These autobiographies question the simplistic idea of refugee agency – because agency as pointed out by Spivak (2012) “calls for the putting aside of difference” (436) to become a part of a collective. In this case, this collective can be called citizenship. The historical legacy of being Dalits prevented certain sections of refugees from being integrated into the society through white collar labour because they lacked the requisite skills, education and social networks.  Thus, as pointed out by Manas Ray, the refugees represent a variegated scenario whereby some refugees are a part of the civil society, living in multi-storied buildings whereas others are a part of the society and are rag-pickers or road side vendors (Ray, 2002).

These divisions have only sharpened with globalization. Dalits who have crossed over to the other side have been asked to revoke their identity as Dalits. These differences have given rise to different kinds of politics by different refugee groups (the radical left politics of Byapari and others and the pro-Trinamul politics of Kapil Krishna Thakur, for example). Reading Dalit refugee autobiographies significantly de-stabilizes the idea of Partition-induced refugee-hood itself as an exception that can has been redressed, an as an exception that redressed caste. Refugee-hood in such a reading is brought back squarely to the everyday of the post-colonial nation, deeply marked by all the customary boundaries of caste. Based on their legacy of un-fulfilment and non-recognition, the category of Dalit refugees continues to stake claims to an identity that is simultaneously hinged on these two categories rather than being easily reducible to anyone. Reading autobiographies may also help us understand the current context of refugees – Dalit politics in Bengal and its affinities and dissonances with wider Dalit politics in India, this time by foregrounding the refugee identity vis-a-vis a generalised Dalit identity.

I would like to come back to the specificity of using a critical feminist lens in engaging with Dalit autobiographies. On the one hand, it helps us rethink the idea of refugee-hood in ways mentioned above; on the other, they point out how these autobiographies produce or rather reproduce the silences present in the dominant memory. These narratives fail to engage sufficiently with the idea of gender as understood in conjunction with caste and hence account for women whom I call the Bhadramahila’s other. These women are typically produced by the very logic of caste, whereby the upper-caste chaste woman – the Bhadramahila – becomes the norm and all women falling outside its pale, the other. So far these narratives romanticise the ideological complex of gender in passages such as they fail to problematize such relationships. They do not engage with the idea of what the dual labour of working in and outside the home meant for the women in their families. They also do not provide us with much insight about the lived experiences of Dalit women in the post-Partition period.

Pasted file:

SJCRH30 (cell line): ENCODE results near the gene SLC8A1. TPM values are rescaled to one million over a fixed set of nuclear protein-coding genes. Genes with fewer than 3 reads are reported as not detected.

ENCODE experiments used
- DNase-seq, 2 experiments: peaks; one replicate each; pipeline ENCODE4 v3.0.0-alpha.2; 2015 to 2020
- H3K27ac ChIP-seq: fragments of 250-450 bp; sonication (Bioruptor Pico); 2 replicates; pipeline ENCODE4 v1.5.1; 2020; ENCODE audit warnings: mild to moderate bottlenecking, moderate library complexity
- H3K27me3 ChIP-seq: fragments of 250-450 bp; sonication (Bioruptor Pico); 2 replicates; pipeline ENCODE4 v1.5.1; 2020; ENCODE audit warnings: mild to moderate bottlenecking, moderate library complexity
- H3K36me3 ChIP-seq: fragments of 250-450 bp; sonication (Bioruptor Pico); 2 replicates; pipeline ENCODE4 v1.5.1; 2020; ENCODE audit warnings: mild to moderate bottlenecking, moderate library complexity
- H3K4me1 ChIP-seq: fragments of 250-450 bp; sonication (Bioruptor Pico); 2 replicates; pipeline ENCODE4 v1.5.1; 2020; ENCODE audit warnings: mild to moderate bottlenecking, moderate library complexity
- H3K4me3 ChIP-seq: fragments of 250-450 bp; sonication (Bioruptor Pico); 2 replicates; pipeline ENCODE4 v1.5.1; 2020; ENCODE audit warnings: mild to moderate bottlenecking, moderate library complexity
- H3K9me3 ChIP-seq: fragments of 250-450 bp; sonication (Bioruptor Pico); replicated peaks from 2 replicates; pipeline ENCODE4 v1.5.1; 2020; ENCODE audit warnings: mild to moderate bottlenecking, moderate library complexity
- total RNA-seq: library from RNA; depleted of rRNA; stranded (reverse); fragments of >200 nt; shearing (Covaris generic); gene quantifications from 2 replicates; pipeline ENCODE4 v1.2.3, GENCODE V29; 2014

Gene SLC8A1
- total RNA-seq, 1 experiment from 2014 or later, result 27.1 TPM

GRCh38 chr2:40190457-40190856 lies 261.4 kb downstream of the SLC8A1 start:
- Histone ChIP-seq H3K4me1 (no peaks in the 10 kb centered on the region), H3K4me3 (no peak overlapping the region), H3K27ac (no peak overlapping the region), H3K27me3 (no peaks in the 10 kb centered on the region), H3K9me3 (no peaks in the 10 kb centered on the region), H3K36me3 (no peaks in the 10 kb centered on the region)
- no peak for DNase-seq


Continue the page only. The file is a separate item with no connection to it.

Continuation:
Byapari’s (2014) account mentions his mother and his grand-mother only in passing. However, if it has been established sufficiently by now that Dalit men were forced by the exigencies of refugee-hood to occupy the lowest rungs in the informal labour market and face routine sexual harassment, it might be assumed that these conditions must have been same if not more severe for Dalit women. The conditions of refugee-hood must have only intensified for them the need to perform dual labour within home and outside. The Dalit men’s autobiographies are also silent about the existence of patriarchy within their own homes.

These accounts also fail to witness the trauma of another kind of women – those engaged in sexual labour, despite the fact that every account on Partition seems to mention a large number of women who were forced to take up professions involving sexual labour. The feminist lens seems to be inadequate to the extent that they provide a simplistic account of recovery of the trauma and triumph of women based on the fact that male trauma of women’s forays into the public sphere could be reversed to read as their moment of triumph – their entry into the field of paid labour breaking clear of patriarchal norms. For these women, unlike the Bhadramahila woman, the liberal citizen subject immortalised in Ray’s Mahanagar, it is impossible to claim feminist agency based on their essential self, for the construction of their very selves are complicit with the structure of their oppression. However, to read them as failures of Dalit assertions or as operations of ‘Dalit patriarchy’ can only be too simplistic and naïve. They have to be read within the rubric of negotiations taking place between an emerging Dalit politics and the deeply entrenched ‘Bhadralok’ codes of political conduct.

Ekata Bakshi
is a PhD student in Centre for Women’s Studies, Jawaharlal Nehru University, New Delhi, India.


For more stories, read Café Dissensus Everyday, the blog of Café Dissensus Magazine.